Guest Column: Gibson Nyikadzino
SINCE the beginning of the year, Zimbabwe’s government has been confronted by restive workers and their leadership from different labour unions, either threatening industrial action or alleging incapacitation, citing the high cost of living and a currency that cannot stand economic vagaries.
Zimbabwe’s doctors have since January demanded their salaries be paid in United States dollars or have them pegged at the inter-bank rate to which the government said it does not have the resources.
Government responses to the demands by workers have been cold.
In January, protests ensued after President Emmerson Mnangagwa announced fuel price hikes. To quell the protests, soldiers were deployed to restore order, peace, stability and security, in the end, there were a dozen deaths recorded.
In some instances, the disputes have spilled to the courts on the lawfulness of threats to strike, or notice to strike and the alleged incapacitation.
Unions have on the other hand accused the courts of being directed, manipulated and open to handholding by the government. Government also accuses labour of dabbling in politics, raising the levels of suspicions and mistrust.
The relationship between labour movements and governments in different epochs has not been a smooth sail, and in Zimbabwe this year alone it has been tense despite the final
establishment of the Tripartite Negotiating Forum (TNF) through an Act signed by the President on June 5.
The TNF seeks to provide a platform for regular and binding dialogue that hopefully would deter industrial actions like strikes and protests by workers before exhausting other avenues.
Before its enactment on June 5, the TNF was established in 1998 and had remained a voluntary and unlegislated chamber in which socio-economic matters were discussed, explained or negotiated by the tripartite partners, comprising government, business and labour.
In essence, social dialogue is a mechanism to solve problems by providing an opportunity to achieve democratic participation, social equity and economic efficiency, at least in the labour market and the economy at large in which different actors are involved. It requires strong parties acting independently for a common good.
Recently, government’s decision to fire over 440 doctors has been interpreted as a determined and calculated attempt to shut space for negotiation. In this respect effective social dialogue cannot be sustained.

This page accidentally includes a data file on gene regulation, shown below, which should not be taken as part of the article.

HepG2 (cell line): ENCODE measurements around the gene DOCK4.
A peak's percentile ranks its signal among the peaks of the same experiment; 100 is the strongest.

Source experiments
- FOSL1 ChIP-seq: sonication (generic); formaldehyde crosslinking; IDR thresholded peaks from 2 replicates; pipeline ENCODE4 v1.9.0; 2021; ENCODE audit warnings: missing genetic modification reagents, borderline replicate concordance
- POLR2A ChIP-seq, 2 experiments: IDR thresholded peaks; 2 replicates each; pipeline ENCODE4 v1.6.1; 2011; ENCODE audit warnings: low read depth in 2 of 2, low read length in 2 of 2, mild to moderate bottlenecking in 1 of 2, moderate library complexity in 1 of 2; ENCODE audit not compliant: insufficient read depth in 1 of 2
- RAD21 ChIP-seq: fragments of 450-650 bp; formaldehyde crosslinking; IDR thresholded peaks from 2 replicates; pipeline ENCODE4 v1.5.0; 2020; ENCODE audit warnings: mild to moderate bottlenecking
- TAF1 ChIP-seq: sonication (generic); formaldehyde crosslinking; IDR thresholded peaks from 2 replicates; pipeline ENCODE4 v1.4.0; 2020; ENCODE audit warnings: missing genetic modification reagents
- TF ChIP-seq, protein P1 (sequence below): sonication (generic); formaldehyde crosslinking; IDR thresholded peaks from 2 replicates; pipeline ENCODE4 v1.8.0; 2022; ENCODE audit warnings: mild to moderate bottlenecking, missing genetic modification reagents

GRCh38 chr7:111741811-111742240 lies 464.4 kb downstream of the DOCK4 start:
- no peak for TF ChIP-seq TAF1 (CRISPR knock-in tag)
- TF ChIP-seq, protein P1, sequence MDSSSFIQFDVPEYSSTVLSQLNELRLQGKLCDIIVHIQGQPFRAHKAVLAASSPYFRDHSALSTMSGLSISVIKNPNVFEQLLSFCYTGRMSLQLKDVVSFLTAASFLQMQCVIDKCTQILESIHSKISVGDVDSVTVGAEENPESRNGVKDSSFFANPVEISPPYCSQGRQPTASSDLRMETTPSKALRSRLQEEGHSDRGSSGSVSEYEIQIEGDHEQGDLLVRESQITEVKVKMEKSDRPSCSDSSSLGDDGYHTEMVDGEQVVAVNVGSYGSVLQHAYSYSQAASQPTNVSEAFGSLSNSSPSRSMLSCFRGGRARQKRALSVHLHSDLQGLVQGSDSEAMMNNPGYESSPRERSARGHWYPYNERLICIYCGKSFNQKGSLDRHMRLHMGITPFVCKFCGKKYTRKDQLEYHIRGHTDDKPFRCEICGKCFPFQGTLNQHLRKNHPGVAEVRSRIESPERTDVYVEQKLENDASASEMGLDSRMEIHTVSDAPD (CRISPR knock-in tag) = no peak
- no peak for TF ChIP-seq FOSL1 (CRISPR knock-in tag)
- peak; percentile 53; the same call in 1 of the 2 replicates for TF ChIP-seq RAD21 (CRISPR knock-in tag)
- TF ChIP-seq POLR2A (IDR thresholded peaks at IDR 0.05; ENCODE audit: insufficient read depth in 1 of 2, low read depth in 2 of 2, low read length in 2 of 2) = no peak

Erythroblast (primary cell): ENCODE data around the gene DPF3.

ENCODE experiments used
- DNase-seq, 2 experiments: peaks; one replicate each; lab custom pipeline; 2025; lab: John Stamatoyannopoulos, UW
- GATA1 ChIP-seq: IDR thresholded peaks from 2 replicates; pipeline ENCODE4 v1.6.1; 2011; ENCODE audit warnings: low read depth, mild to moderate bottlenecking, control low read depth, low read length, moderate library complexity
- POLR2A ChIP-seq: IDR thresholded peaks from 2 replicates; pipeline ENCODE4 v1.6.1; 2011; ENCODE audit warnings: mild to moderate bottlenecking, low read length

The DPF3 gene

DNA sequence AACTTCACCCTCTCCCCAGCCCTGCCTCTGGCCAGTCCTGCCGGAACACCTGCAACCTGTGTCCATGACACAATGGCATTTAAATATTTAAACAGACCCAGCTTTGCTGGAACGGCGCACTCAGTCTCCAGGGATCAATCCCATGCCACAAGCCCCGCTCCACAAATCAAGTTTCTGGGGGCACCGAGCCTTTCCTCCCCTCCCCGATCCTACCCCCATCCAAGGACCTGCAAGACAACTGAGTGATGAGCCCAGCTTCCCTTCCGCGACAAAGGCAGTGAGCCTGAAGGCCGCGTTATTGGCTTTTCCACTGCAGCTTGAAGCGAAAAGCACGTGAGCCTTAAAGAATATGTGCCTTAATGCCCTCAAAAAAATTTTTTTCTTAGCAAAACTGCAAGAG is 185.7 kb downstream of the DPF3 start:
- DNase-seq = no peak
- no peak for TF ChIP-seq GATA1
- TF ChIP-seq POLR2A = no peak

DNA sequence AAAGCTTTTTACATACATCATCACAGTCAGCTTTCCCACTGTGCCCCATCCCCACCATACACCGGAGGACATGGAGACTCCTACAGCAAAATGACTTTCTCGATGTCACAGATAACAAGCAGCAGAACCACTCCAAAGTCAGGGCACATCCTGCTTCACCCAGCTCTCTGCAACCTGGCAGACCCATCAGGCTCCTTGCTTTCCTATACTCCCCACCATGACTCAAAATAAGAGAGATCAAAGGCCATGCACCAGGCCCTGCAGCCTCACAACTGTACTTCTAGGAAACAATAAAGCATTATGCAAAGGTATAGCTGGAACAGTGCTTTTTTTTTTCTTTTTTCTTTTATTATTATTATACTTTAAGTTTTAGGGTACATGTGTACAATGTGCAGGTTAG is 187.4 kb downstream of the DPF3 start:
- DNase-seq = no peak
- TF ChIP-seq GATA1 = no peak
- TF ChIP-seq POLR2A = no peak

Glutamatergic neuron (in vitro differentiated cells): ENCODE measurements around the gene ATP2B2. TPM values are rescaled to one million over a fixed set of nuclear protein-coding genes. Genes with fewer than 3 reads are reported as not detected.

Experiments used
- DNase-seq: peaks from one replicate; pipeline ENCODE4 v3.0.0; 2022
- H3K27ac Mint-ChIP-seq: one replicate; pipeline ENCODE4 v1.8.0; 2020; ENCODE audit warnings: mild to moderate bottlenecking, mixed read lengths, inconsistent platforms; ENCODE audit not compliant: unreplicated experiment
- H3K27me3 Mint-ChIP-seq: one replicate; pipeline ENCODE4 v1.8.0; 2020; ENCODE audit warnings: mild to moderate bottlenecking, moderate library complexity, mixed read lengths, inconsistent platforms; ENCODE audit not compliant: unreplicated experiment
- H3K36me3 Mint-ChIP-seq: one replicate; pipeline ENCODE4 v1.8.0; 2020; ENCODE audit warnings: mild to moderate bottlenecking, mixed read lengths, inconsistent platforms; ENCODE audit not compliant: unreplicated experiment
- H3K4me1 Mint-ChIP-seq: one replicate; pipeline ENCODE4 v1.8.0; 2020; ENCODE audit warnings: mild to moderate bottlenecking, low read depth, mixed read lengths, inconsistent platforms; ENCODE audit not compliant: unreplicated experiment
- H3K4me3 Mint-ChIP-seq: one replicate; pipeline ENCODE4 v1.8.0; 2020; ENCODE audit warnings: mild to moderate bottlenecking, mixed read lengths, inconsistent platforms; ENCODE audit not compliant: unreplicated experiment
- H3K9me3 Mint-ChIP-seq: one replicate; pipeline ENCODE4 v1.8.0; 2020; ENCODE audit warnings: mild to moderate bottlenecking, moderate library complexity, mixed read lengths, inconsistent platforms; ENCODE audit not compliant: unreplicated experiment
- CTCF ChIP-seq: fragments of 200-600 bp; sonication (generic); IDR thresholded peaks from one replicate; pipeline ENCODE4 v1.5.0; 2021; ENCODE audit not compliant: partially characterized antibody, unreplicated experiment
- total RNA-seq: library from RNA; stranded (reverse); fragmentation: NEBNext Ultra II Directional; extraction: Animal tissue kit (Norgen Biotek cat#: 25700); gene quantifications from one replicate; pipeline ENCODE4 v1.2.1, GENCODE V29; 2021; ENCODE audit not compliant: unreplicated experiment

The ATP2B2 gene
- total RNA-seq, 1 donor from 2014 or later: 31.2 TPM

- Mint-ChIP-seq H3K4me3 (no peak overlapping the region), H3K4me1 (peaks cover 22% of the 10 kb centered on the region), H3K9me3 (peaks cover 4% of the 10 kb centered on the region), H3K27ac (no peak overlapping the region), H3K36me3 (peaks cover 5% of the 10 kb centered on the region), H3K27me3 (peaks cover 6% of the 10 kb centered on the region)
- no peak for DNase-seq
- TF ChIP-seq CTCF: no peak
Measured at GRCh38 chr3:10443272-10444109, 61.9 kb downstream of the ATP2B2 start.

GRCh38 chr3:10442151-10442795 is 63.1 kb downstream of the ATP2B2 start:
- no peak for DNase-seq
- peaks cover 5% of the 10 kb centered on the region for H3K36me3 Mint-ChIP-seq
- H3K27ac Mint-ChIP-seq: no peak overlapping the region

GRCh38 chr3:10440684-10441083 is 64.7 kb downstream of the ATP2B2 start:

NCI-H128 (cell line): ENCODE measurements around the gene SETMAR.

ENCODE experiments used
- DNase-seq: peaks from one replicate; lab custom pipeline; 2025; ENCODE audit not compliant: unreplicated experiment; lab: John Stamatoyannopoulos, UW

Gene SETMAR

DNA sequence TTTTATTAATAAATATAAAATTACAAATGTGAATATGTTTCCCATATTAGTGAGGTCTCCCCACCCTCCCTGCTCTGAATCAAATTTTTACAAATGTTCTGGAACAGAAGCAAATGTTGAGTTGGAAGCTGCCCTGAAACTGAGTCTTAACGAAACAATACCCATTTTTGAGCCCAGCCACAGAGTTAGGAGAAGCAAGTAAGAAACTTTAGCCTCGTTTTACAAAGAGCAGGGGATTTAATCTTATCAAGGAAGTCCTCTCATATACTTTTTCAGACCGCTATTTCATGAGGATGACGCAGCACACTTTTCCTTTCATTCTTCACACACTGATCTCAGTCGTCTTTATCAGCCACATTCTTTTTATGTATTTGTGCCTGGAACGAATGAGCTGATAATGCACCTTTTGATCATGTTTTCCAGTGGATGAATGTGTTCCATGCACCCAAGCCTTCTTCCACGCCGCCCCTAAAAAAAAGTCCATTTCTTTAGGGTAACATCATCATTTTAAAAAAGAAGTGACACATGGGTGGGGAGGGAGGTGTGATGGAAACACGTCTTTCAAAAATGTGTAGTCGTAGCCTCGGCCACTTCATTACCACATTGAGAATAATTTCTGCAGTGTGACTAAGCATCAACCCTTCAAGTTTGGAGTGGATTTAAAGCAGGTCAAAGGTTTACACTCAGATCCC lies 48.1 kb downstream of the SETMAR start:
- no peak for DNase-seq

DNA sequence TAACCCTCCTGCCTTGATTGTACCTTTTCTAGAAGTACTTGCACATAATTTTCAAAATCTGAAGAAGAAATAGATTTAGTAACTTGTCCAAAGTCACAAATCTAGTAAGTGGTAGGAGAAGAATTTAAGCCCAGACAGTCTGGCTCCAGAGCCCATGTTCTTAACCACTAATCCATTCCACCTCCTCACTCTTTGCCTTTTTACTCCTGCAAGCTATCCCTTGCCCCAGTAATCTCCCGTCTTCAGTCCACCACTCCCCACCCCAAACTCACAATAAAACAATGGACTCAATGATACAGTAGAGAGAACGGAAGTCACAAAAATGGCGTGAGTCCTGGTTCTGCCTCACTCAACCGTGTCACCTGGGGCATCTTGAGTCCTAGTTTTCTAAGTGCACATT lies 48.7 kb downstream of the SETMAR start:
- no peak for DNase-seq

Moreso, President Mnangagwa offered a two-day moratorium to have fired doctors return to work without reapplying, an offer the doctors are turning down. Reports are that the decision to offer doctors a “reprieve” came after a deal brokered by church leaders.
The TNF is the platform to make negotiations, concessions and agreements. It is a platform for the workers, employers and government. It certainly does not reserve a seat for the clergy!
Continued strikes and demonstrations by workers have now been interpreted by government as attempts to undermine the State’s “ability to solve economic problems”.
Not so long ago, Vice-President Constantino Chiwenga unilaterally directed the termination of contracts for nurses who had been absent from work, claiming erosion of wages and poor working conditions.
Zimbabwe needs to address fundamentals in its labour market. There is need to depoliticise the social dialogue process and have it managed professionally without resorting to use of power and force by the stakeholders involved.
The country also needs to address the massive trust deficit and come up with a shared socio-economic vision that will lead to a social contract. The social contract will in the short-term manage expectations and set responsibilities of tripartite partners.
Zimbabwe Congress of Trade Unions (ZCTU) president Peter Mutasa has urged the government to look at the TNF as an inclusive platform that promotes social justice, fairness and equity.
While the TNF Act is a positive development, the International Labour Organisation (ILO) supervisory bodies have highlighted that there are still infringements of workers’ rights to strike and demonstrate, intimidation and harassment of unions, their members and leadership.
Zimbabwe, like many other developing countries, is faced with a number of social, economic and political challenges which have resulted in the slowing down of economic growth and in some cases the reversal of some of the gains made since independence.
The South African economy is counted among the best in the region, which is attributed to a well-functioning social dialogue system. In the face of all these, it remains to seen whether social dialogue is sustainable in Zimbabwe’s obtaining environment.
Gibson Nyikadzino is a media and development analyst. He writes In his personal capacity.